Moderation of Assessment
Marks that are allocated during Semester are to be considered provisional until formalised by the College examiners meeting at the end of each Semester. If appropriate, some moderation of marks might be applied prior to final results being released.
Effective participation in this course requires a commitment of approximately 10 hours each week, comprised of engaging with LLB lectures (in person or via WATTLE), JD Seminars and Masterclasses, tutorials, and reading. Students are expected to prepare for Seminars, Masterclasses and tutorials and to engage critically in the discussion that takes place there, especially in the Masterclasses and tutorials.
Please note that date in the assessment summary is indicative only. Students should consult the examinations timetable when it has been finalised for the exact date and time.
Assessment Task 1
Learning Outcomes: 1, 2, 3, 4, 5, 6, 7, 8, 9
Non-redeemable Research Essay
Brief Details: A research essay with no choice of questions.
Nature of Task: Compulsory and non-redeemable. Non completion of this task will result in a 0 for this assessment task.
Word limit: 2000 words
Release: 10:00 AM on Friday 26 July via Wattle.
Due date: 11.55PM on Friday 30 August by Turnitin (refer further below regarding Turnitin). Late submission (without an extension) is permitted, although late penalties will apply.
Estimated return date: Monday, 16 September (beginning Week 7) via Turnitin.
- Understanding and discussion of relevant law
- Critical and analytical response to chosen topic
- Structure including logical development of content
- Research of primary legal (treaties and cases) and scholarly secondary sources.
- Referencing and compliance with AGLC.
- Expression and written communication including use of legal terminology, proof-reading, grammar, punctuation and English usage.
Assessment Task 2
Learning Outcomes: 1, 2, 3, 4, 5, 6, 7, 8,
Open-book problem based examination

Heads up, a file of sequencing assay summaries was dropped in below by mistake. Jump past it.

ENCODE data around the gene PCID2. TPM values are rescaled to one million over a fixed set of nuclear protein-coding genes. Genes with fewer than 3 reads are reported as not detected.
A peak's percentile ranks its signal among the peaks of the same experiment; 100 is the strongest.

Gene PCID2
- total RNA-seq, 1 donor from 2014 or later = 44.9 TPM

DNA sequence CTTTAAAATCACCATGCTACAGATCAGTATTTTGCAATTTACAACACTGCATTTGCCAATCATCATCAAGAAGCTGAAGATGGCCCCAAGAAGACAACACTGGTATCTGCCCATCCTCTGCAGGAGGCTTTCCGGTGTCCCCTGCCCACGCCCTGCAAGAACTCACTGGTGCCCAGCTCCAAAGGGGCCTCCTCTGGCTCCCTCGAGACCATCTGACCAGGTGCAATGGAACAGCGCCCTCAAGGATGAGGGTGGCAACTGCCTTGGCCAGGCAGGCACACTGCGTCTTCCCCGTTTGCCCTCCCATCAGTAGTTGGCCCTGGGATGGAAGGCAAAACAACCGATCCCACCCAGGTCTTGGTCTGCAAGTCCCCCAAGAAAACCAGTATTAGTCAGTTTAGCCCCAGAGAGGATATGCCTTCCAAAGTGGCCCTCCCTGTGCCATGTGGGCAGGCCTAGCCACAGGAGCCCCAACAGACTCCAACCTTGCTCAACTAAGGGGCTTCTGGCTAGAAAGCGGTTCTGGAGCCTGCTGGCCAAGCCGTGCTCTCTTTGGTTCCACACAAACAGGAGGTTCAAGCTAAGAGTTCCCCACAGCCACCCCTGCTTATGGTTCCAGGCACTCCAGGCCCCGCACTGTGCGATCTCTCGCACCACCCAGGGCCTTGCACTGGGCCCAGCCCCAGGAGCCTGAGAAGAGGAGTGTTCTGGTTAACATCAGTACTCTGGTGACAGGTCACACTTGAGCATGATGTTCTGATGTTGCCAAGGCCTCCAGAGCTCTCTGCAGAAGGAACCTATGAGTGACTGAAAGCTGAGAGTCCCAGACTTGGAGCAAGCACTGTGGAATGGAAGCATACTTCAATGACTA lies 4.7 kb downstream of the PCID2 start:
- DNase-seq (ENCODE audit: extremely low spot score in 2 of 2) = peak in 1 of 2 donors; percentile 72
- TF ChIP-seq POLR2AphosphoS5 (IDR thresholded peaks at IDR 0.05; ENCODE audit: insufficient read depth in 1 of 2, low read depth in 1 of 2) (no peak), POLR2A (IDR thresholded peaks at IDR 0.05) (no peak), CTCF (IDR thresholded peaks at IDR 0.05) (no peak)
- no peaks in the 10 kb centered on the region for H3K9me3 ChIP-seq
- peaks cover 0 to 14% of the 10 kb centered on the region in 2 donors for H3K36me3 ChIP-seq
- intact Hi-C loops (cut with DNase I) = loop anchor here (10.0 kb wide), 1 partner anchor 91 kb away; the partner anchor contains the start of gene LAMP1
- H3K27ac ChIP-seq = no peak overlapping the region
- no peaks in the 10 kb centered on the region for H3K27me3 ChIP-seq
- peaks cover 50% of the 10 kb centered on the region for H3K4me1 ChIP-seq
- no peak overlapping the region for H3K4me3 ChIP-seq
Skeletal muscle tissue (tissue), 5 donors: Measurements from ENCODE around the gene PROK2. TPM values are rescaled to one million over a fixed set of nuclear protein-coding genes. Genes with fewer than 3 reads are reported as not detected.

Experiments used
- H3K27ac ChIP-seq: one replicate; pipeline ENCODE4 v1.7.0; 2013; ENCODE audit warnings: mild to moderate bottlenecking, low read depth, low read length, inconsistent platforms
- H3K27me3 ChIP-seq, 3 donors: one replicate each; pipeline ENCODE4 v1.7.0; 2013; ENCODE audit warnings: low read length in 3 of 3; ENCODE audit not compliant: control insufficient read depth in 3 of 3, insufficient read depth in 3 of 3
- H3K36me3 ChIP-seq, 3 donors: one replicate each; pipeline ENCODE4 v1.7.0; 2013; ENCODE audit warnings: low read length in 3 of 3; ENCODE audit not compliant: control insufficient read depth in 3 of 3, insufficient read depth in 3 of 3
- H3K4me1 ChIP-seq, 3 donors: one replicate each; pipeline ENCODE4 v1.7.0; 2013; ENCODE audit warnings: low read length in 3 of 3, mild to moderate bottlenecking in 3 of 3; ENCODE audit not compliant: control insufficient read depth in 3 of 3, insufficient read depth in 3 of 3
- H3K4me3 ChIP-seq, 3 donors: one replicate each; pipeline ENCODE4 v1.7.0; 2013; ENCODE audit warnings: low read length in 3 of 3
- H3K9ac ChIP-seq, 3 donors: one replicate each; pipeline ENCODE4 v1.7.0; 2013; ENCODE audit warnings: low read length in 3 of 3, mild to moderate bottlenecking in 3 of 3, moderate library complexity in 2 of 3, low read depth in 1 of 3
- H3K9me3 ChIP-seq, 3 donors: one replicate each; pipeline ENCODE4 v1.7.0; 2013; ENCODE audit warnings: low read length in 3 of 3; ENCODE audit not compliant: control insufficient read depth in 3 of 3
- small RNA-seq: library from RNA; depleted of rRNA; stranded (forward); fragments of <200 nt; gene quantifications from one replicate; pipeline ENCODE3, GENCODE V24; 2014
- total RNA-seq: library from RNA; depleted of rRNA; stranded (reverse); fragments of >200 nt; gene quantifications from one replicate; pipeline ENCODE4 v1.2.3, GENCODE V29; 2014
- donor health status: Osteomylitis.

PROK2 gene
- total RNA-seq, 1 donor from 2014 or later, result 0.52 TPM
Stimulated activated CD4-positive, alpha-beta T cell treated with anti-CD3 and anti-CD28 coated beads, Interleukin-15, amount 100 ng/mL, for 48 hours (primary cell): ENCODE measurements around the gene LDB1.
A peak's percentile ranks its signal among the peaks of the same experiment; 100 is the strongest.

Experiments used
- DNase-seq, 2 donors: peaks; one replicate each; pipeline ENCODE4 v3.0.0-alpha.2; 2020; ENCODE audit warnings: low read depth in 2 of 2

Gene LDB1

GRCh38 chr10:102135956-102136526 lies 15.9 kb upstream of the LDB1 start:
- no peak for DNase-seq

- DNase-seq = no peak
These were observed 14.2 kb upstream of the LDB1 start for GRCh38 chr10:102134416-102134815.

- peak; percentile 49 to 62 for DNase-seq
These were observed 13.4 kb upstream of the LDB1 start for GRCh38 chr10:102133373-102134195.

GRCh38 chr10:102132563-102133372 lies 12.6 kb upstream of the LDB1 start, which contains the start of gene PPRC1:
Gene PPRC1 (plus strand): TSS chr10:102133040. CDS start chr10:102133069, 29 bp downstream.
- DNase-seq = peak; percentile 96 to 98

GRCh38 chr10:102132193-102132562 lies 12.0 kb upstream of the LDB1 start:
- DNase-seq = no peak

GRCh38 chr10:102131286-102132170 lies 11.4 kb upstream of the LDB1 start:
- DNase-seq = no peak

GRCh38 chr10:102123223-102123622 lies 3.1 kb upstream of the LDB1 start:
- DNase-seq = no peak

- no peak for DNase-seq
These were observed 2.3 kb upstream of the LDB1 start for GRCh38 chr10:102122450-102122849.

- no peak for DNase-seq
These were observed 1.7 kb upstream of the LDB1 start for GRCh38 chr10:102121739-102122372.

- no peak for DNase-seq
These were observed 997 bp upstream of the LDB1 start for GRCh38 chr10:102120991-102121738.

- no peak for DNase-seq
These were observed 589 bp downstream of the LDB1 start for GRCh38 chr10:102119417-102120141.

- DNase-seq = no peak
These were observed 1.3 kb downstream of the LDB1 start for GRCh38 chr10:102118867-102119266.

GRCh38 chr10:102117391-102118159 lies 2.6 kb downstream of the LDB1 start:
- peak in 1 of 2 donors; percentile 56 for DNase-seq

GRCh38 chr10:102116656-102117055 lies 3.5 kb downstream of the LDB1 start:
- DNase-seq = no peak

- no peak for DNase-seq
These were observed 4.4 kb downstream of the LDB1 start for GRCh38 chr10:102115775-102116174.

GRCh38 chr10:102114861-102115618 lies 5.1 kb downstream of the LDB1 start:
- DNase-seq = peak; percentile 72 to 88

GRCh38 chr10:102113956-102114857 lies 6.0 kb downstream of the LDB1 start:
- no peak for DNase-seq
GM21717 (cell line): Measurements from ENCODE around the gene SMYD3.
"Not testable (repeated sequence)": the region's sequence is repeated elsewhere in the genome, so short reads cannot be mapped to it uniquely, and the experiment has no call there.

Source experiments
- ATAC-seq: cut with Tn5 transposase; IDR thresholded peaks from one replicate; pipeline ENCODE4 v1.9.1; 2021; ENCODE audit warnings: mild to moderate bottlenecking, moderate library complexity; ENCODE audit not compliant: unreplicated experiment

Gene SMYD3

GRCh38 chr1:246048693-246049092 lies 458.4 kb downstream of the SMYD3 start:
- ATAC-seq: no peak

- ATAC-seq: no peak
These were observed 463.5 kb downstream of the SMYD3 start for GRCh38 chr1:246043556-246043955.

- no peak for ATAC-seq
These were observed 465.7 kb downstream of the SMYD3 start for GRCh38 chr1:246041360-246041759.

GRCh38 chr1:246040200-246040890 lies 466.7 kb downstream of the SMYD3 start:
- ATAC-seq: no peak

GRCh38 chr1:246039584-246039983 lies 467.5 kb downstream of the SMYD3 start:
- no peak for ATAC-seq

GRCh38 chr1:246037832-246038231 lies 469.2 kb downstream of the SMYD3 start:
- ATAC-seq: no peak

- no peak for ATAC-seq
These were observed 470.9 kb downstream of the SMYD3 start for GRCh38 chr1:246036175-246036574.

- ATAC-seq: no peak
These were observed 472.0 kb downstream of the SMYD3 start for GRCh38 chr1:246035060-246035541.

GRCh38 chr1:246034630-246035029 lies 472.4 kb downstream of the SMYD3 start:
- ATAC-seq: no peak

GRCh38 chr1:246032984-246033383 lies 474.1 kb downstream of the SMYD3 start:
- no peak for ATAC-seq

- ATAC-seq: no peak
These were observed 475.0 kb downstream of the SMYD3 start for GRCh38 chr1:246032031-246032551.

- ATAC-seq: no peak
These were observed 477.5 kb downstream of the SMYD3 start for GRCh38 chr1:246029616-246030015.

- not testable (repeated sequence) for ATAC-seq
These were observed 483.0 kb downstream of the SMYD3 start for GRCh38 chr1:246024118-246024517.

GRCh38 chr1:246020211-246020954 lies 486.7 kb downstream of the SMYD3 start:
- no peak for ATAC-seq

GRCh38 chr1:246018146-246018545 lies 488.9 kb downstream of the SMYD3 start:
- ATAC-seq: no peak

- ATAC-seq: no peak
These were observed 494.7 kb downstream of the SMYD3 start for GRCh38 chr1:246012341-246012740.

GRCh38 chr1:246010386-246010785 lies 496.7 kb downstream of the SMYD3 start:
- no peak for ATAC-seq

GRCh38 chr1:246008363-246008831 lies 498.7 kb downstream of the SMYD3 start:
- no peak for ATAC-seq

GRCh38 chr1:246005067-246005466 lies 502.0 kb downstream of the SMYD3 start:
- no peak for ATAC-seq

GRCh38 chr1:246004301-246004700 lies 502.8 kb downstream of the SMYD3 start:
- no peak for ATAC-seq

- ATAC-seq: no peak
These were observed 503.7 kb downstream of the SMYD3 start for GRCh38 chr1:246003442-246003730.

Brief Details: This task will be divided into Part A (with internal choice of 1 of 2 problem-style questions) [40%], and Part B (with an internal choice of 1 of 3 essay-style questions) [20%].
Nature of Task: Compulsory and non-redeemable Non- submission of this task will result in a 0 for this assessment task.
Duration: The exam is 120 minutes writing time and 30 minutes reading time, making a total of 150 minutes.
Due date: The exam will be held in the final examination period. Please note that date in the assessment summary is indicative only. Students should consult the examinations timetable when it has been finalised for the exact date and time.
Estimated return date: after final results are released via Services Office.
- Understanding and discussion of relevant law in problem question
- Analytical response to problem question
- Structure including logical development of content.
- Expression and written communication
Academic integrity is a core part of our culture as a community of scholars. At its heart, academic integrity is about behaving ethically. This means that all members of the community commit to honest and responsible scholarly practice and to upholding these values with respect and fairness. The Australian National University commits to embedding the values of academic integrity in our teaching and learning. We ensure that all members of our community understand how to engage in academic work in ways that are consistent with, and actively support academic integrity. The ANU expects staff and students to uphold high standards of academic integrity and act ethically and honestly, to ensure the quality and value of the qualification that you will graduate with. The University has policies and procedures in place to promote academic integrity and manage academic misconduct. Visit the following Academic honesty & plagiarism website for more information about academic integrity and what the ANU considers academic misconduct. The ANU offers a number of services to assist students with their assignments, examinations, and other learning activities. The Academic Skills and Learning Centre offers a number of workshops and seminars that you may find useful for your studies.